Choosing Your First Telescope

Choosing Your First Telescope – A Beginner’s Guide by Stevie Beasant & Eamonn Keyes

A question which keeps popping up over and over again on the NIAAS forum is “How do I select a telescope”? 
Usually, this question will be asked by those who are beginning to take an interest in astronomy.
They may have seen or read an article about some aspect of astronomy, and want to investigate further.
Astronomy is a vast subject, with many different aspects.
Observing is only one aspect of the subject, although it is a very important one.
There are hundreds of books, several monthly magazines and literally millions of articles on the internet about astronomy, and it would be possible to build a detailed knowledge of the subject from these sources alone.
Indeed, many people do just this and never look through a telescope, but for most amateur astronomers the most enjoyable aspect of the hobby is to get out on a dark, clear night and have a look at the beauty of the heavens.
However, there is one thing which must be said right from the start. Books, magazines and the internet are full of fantastic colourful photographs of things like planets, stars, galaxies and nebulae taken by cameras on which the lens has been left open for several seconds or minutes, or which have been created by layering many images on top of each other to build up the image.
The ordinary backyard observer will not be able to see these objects just as they appear in these photographs, as the human eye is incapable of doing this.
Having said this, there are countless, wonderful sights to be seen with an ordinary telescope, more than enough to last a lifetime.

So, how to begin?

There is no substitute for gaining a rudimentary knowledge of the sky, especially the main constellations and the brightest stars.
No optical aid is required for this, just a basic guide book.
“Turn Left at Orion” is generally considered to be one the best beginner’s books, it is full of useful information and simple guides to the night sky.
The next step is to invest in a good pair of binoculars, usually either 7×50 or 10×50.
The first number (7 or 10 in this case) is the magnification, and the second number (50) is the diameter of the front lens in millimetres.
Beginners are often surprised by just how much can be seen with binoculars, and most amateur astronomers carry a pair as part of their equipment.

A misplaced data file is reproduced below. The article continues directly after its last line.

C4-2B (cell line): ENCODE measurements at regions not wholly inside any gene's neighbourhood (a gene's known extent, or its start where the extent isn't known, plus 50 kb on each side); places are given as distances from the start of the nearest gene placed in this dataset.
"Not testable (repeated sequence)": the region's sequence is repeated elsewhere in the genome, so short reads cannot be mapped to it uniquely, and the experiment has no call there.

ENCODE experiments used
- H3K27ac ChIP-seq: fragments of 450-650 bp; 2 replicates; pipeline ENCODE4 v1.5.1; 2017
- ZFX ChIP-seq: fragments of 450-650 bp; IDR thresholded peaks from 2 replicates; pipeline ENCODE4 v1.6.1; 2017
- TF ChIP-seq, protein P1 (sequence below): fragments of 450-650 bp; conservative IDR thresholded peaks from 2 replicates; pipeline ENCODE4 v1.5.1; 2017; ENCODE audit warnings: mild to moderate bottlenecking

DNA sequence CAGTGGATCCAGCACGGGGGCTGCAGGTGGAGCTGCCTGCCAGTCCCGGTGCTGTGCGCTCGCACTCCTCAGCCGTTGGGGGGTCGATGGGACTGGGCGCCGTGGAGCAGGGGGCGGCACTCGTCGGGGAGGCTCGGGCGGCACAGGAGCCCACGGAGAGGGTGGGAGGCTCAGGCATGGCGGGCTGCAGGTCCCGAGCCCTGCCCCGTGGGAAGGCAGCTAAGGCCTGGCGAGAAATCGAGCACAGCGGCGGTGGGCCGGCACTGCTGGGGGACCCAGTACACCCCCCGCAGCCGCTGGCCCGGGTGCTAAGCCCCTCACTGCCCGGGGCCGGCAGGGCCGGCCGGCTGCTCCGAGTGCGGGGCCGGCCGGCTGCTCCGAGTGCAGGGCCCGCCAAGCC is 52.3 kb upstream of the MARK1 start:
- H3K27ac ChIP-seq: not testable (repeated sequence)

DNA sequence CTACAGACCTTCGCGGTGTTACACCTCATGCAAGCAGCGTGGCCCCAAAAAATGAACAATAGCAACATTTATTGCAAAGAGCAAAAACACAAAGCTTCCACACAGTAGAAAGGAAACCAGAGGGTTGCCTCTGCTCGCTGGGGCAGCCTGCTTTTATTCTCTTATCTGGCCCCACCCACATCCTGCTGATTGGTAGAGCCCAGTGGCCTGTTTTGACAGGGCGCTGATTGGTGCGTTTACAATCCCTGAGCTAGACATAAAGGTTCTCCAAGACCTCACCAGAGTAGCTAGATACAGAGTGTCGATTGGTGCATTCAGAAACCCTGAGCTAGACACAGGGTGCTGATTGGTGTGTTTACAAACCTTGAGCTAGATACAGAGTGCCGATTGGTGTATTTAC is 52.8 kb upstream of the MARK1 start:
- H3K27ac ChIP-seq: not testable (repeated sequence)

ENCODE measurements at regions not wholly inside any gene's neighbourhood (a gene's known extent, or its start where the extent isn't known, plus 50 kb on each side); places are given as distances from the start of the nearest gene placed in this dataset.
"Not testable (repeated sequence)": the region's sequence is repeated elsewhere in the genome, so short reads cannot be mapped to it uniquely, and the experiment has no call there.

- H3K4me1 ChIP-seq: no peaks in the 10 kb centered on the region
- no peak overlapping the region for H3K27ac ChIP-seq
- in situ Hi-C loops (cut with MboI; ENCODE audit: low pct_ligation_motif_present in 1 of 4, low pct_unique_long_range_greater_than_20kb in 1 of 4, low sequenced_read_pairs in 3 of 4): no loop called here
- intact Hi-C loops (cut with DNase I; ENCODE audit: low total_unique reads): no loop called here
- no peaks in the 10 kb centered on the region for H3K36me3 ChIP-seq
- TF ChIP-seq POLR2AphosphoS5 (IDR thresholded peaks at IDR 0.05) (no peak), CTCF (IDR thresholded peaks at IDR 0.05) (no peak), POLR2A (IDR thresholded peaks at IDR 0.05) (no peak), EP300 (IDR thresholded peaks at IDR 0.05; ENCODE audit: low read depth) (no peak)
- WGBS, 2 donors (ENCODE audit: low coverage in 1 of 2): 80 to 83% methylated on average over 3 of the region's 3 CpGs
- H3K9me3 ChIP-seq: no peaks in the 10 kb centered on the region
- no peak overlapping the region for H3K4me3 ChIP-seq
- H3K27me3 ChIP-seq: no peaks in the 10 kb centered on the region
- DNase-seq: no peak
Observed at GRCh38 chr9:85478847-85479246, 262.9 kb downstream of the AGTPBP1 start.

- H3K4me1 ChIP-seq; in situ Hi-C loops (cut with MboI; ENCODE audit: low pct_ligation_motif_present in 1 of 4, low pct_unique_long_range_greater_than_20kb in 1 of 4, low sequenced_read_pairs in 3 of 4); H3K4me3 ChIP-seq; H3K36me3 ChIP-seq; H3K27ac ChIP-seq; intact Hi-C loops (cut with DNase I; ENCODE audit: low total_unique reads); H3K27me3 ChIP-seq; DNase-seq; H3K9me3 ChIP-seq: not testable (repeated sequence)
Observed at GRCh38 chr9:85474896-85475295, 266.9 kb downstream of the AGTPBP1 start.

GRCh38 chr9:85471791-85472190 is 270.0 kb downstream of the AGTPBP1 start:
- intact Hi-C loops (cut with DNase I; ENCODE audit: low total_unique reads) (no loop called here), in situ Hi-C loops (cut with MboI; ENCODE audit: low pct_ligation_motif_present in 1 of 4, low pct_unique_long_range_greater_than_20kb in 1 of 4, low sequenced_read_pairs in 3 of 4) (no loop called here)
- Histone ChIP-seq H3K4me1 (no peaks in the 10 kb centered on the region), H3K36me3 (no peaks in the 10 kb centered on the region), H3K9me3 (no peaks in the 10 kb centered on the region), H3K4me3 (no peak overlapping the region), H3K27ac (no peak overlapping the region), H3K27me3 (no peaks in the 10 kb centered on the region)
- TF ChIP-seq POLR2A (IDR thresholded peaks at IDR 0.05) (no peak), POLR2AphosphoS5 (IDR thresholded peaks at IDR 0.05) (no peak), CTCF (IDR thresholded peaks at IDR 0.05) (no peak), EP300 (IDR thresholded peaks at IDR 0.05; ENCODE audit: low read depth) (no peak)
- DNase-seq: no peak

Indeed, many of the best sights in the heavens are best seen with binoculars.
It is possible to buy more powerful binoculars, but they can be heavy and difficult to hold steady, and require supporting tripods for best use.
Many amateur astronomers use these more powerful binoculars on the basis that two eyes are better than one, and the view through these can be spectacular.
Beware of newspaper advertisements stating things like “6000% magnification!”  This is very misleading, as this simply means that it will magnify 60 times, not 6,000 times!

Eventually, the beginner will want to invest in a telescope.

It is important to note at this point that a telescope is not just an instrument to magnify objects, and it is better to think of a telescope as an instrument which makes faint objects brighter. For instance, it is possible to see the planet Saturn with the naked eye as a bright “star”.
A pair of binoculars will show the “star” as a brighter “star”, and will also show a bulge near the edges, which is the rings, along with the main moon Titan.
A telescope will show the dot as a disc, the rings, and the gaps within them, will be clearly seen, and several moons will also be visible, and the more powerful the telescope, the more clearly these can be seen.
A telescope can be a major investment, and much thought should be given to the various factors involved in making a decision.

The first factor to consider is cost.

It is possible to buy a fairly good telescope for around £100, and some examples and recommendations will be given later for various price ranges.
The problem with these cheaper telescopes is that they tend to have a small lens or mirror, depending on the type of telescope, and therefore will not give a great view of many objects, although they will be perfectly acceptable for viewing the moon and general sweeping around the sky.
The owner of such a telescope may quickly become frustrated at the restricted views available, and either regret not buying something larger or become disillusioned at the relatively poor views.

Another major factor to consider is storage.

Some telescopes can be fairly bulky and may require a considerable amount of storage space, and allied to this is the portability factor.
Can you lift the telescope you want to buy?
Some of them can be quite heavy, especially the mount.
Telescopes require fairly heavy mounts in order to enhance stability while in use, and there are few things more irritating than a mount which sways in even the gentlest breeze.

Something else which must be considered is the question of where to buy the telescope.

Toy shops and internet sites like Ebay should be avoided, and it is always better to buy direct from a dealer, either in a shop or on the internet. Again, recommendations will be given later.